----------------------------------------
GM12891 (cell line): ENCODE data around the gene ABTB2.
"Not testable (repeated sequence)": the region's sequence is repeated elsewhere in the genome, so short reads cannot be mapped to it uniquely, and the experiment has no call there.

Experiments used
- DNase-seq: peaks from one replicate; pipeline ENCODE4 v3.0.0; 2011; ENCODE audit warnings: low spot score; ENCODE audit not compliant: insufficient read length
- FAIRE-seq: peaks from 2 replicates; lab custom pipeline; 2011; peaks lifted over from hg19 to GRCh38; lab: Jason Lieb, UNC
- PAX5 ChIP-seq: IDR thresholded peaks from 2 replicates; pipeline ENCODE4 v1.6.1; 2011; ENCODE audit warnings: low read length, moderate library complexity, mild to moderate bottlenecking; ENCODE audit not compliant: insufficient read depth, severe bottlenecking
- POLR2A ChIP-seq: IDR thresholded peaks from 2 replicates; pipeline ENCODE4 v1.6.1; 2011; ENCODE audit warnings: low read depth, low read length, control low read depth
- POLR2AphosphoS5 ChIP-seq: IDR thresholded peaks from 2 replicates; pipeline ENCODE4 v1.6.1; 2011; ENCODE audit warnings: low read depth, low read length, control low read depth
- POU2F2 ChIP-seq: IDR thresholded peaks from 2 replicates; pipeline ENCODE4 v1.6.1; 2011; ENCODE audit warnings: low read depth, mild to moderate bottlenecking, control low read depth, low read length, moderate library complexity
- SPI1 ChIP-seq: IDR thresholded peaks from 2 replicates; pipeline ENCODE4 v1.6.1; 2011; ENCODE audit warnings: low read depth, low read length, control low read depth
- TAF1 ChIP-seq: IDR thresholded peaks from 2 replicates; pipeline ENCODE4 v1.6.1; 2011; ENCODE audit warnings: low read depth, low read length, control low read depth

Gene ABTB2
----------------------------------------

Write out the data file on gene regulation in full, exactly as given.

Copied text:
GM12891 (cell line): ENCODE data around the gene ABTB2.
"Not testable (repeated sequence)": the region's sequence is repeated elsewhere in the genome, so short reads cannot be mapped to it uniquely, and the experiment has no call there.

Experiments used
- DNase-seq: peaks from one replicate; pipeline ENCODE4 v3.0.0; 2011; ENCODE audit warnings: low spot score; ENCODE audit not compliant: insufficient read length
- FAIRE-seq: peaks from 2 replicates; lab custom pipeline; 2011; peaks lifted over from hg19 to GRCh38; lab: Jason Lieb, UNC
- PAX5 ChIP-seq: IDR thresholded peaks from 2 replicates; pipeline ENCODE4 v1.6.1; 2011; ENCODE audit warnings: low read length, moderate library complexity, mild to moderate bottlenecking; ENCODE audit not compliant: insufficient read depth, severe bottlenecking
- POLR2A ChIP-seq: IDR thresholded peaks from 2 replicates; pipeline ENCODE4 v1.6.1; 2011; ENCODE audit warnings: low read depth, low read length, control low read depth
- POLR2AphosphoS5 ChIP-seq: IDR thresholded peaks from 2 replicates; pipeline ENCODE4 v1.6.1; 2011; ENCODE audit warnings: low read depth, low read length, control low read depth
- POU2F2 ChIP-seq: IDR thresholded peaks from 2 replicates; pipeline ENCODE4 v1.6.1; 2011; ENCODE audit warnings: low read depth, mild to moderate bottlenecking, control low read depth, low read length, moderate library complexity
- SPI1 ChIP-seq: IDR thresholded peaks from 2 replicates; pipeline ENCODE4 v1.6.1; 2011; ENCODE audit warnings: low read depth, low read length, control low read depth
- TAF1 ChIP-seq: IDR thresholded peaks from 2 replicates; pipeline ENCODE4 v1.6.1; 2011; ENCODE audit warnings: low read depth, low read length, control low read depth

Gene ABTB2